The latest Activity Report “L’édition en perspective” (“Publishing in Perspective”) from France’s Syndicat national de l’édition (French Publishers Association) shows relatively modest market share growth for e-books, rising from one percent of the French book market in 2011 to three percent in 2012.
It also betrays exactly the kind of conservatism and sclerotic rate of change that is probably responsible for those poor figures in the first place.
Looking back on the past year, Vincent Montagne, President of the SNE, declares that:
“The main highlight has been the agreement signed on 21 March 2013 with the Writers’ Permanent Council. Three and a half years of discussions between authors and publishers led to a balanced agreement that brings publishing into the 21st century.”
The Writers’ Permanent Council (Conseil permanent des écrivains, or CPE), is a very French organization that comprises the 17 major writers’ associations and societies in France. This organization claimed to:
“have reached an agreement about the terms of an agreement which not only sets forth the new principles of book utilization in digital form, but also profoundly alters the contract binding the author to the publisher on modern grounds, adapted to 21 st century publishing.”
And although it does reformulate intellectual property and royalty structures for the French publishing industry, there is a very dirigiste, central planning flavor to the whole exercise, as well as to the importance granted it in the Activity Report. Those nasty Anglo-Saxon market forces hardly seem to get a look-in.
The Activity Report’s presentations on e-books are hardly more encouraging. (And it’s hardly a surprise that the Activity Report puts its main chapter on e-books straight after the chapter on physical book distribution and transportation inside France.) According to the GfK Institute data quoted in the Activity Report, France boasts 15.2 million smartphones, 5.1 million tablets and 500,000 e-readers.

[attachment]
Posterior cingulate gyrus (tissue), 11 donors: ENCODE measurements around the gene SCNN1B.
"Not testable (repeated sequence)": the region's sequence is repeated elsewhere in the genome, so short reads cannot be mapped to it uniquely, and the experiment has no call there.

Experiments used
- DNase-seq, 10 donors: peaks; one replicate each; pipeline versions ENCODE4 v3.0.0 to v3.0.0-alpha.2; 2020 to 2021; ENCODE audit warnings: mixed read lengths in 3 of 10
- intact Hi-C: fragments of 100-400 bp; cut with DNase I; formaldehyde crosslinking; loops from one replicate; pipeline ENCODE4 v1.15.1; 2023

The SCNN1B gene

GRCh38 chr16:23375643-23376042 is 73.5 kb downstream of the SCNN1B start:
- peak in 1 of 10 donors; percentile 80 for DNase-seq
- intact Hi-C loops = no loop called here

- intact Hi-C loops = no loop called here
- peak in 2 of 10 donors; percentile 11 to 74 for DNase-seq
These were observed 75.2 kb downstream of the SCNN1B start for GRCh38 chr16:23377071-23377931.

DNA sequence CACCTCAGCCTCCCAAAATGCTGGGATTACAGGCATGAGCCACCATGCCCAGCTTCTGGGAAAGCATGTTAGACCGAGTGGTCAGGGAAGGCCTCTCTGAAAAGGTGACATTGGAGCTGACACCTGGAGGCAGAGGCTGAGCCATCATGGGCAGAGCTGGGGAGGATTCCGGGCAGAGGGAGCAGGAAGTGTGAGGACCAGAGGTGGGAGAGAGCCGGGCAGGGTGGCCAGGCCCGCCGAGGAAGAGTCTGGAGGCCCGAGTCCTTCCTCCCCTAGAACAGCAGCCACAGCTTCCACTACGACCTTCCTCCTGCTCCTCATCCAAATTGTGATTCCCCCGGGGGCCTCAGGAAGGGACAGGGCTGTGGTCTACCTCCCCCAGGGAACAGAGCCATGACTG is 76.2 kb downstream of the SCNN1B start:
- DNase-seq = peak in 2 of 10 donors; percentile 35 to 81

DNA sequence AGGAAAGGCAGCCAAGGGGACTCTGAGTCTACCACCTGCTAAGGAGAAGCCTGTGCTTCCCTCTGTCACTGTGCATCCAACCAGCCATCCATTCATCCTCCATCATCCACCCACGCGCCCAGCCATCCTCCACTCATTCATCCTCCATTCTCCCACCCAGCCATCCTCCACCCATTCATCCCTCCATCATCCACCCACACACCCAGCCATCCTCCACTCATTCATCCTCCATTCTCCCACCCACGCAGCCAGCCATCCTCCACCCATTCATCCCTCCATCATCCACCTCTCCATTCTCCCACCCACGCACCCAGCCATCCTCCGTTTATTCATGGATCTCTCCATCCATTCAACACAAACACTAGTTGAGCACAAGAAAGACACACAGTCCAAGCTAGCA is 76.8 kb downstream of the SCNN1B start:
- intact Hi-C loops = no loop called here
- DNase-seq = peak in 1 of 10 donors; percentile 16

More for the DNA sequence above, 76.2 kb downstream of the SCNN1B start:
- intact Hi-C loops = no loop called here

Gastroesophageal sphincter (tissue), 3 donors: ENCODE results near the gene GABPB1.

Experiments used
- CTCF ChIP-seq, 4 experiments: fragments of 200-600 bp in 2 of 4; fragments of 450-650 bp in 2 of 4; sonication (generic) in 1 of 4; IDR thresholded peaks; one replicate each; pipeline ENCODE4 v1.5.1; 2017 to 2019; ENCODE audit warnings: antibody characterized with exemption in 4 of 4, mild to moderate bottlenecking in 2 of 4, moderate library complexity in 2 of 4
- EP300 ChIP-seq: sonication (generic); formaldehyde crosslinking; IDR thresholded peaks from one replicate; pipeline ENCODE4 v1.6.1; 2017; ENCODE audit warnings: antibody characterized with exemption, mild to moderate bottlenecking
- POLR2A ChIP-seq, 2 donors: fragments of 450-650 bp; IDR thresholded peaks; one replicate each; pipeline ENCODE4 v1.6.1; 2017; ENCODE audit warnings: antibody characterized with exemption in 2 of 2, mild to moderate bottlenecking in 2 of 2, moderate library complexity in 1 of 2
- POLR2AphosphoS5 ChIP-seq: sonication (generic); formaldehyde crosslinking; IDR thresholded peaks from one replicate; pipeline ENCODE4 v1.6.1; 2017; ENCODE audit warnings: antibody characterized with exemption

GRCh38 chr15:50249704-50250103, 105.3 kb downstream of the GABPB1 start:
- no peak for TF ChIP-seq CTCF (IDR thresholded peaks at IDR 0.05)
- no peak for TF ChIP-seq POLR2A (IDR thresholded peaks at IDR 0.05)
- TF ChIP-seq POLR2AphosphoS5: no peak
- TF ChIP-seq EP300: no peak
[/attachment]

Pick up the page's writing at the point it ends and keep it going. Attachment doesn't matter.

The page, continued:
Yes, as the Report insists, “the majority of French publishers today issue their new releases in both digital and paper format.” But they are publishing to a restricted reader base compared to Anglo-Saxon markets, where digital penetration into the 61 million French population appears far more limited, at only around 25 percent of the population owning even a smartphone.
On a more progressive note, Montagne also cited the commencement of the ReLIRE (Reread) project in March 2013, described as:
“the result of more than three years of preparation with the authors and the government, of an innovative project respectful of copyright, which will give access to hundreds of thousands of forgotten works of literature and the humanities from the past century.”
This was the exercise described elsewhere as an “outrageous French copyright grab”. Writers’ organizations outside France, such as the Science Fiction and Fantasy Writers of America, are already up in arms about it.
So it seems that the French can’t even get progressive without getting in other people’s faces. All in all, I fear the latest developments in French publishing, and in broader technological adoption and social progess in France as a whole, are just going to push French publishers and writers’ organizations further into irrelevance, while cementing Amazon’s longterm market lead, despite its run-ins with the French establishment.